Greetings from Stockholm

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As I run through London Stansted Airport in my socks with Doc Martens in hand, I am not blinking. My crusted eyes from the ten hour bus ride from Glasgow to London dart from monitor to monitor.

We are going to miss our flight.

Our airport in Sweden flashes on a screen. Stockholm Arlanda. Boarding. All remaining hope is lost.

When we arrive at our gate we are sweating and out of breath. By some stroke of luck the plane hasn’t boarded. My travelling companion and friend, Dana, takes a long swig from her water bottle. I collapse in line and slowly tie up my Docs. These weekend trips will be the death of me.

When we land at Arlanda Airport I expect to see a metropolitan forest of high rise buildings and streets covered in Volvos. Instead we saw an actual forest, with tall pines covered in snow.

The airport shares its space with a bus station thankfully loaded with places to eat.

But first: Krona. Krona —plural for Kronor-- is the currency in Sweden.

I made a bee-line to the nearest ATM and pulled out 1,000 Kronor, unaware of how much this was in pounds or dollars (Turns out it's about 155 US dollars.)

I proceeded to the nearest café, and didn't start to panic until I approached the register.

Sweden. Swedish. This was my and Dana’s first time travelling to a country where neither of us spoke the language.

We were lucky again when the cashier was happy to speak beautiful English.

After we refueled with delicious coffee and pastries, we headed outside the station to find a taxi. Little did we know it was going to be freezing outside. My tired eyes burned against the cold air and my hands went numb. Ah, so this is what cold really feels like.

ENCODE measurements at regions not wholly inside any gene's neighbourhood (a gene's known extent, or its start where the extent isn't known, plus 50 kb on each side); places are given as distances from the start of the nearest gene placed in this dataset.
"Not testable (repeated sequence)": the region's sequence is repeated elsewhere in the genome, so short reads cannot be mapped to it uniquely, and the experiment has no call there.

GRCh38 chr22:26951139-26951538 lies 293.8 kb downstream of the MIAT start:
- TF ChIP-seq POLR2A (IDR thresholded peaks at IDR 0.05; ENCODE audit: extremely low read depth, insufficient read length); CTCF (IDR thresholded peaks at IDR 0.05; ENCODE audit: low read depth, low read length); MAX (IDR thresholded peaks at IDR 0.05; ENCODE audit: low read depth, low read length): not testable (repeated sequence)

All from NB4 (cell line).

We slipped into the cab like icicles from trees and made our way to our hostel.

Tip: Book your hostel in advance. If you are traveling to Sweden or anywhere else in Scandinavia the prices per night might be a little steep but don’t fret; the hostels are cleaned daily and regulated. If you can’t lick off the floors, the hostel will be shut down.

The next day we decided to go to Gamla Stan, which means “Old Town” in Swedish. Gamla Stan is the “pulse of the city” filled with shops, cafes and restaurants to suit everyone. Its cobblestone alleyways date back to the Middle Ages. Most of the cafes and restaurants are underground, so to get to dinner we descended steep steps into dimly lit, dungeon-like rooms.

Scandinavia’s dark chocolate truffle was scary and bitter at first, but after taking a bite, our bellies were filled with the goodness that is hidden within Stockholm.

Along with the amazing history that surrounded us, the Swedish people were spectacles themselves. They carry a Viking-like confidence, which makes them all the more attractive in addition to their flawless looks. A certain level of resilience and pride humbled us, and made us appreciate and be grateful for the time we were able to spend in this city.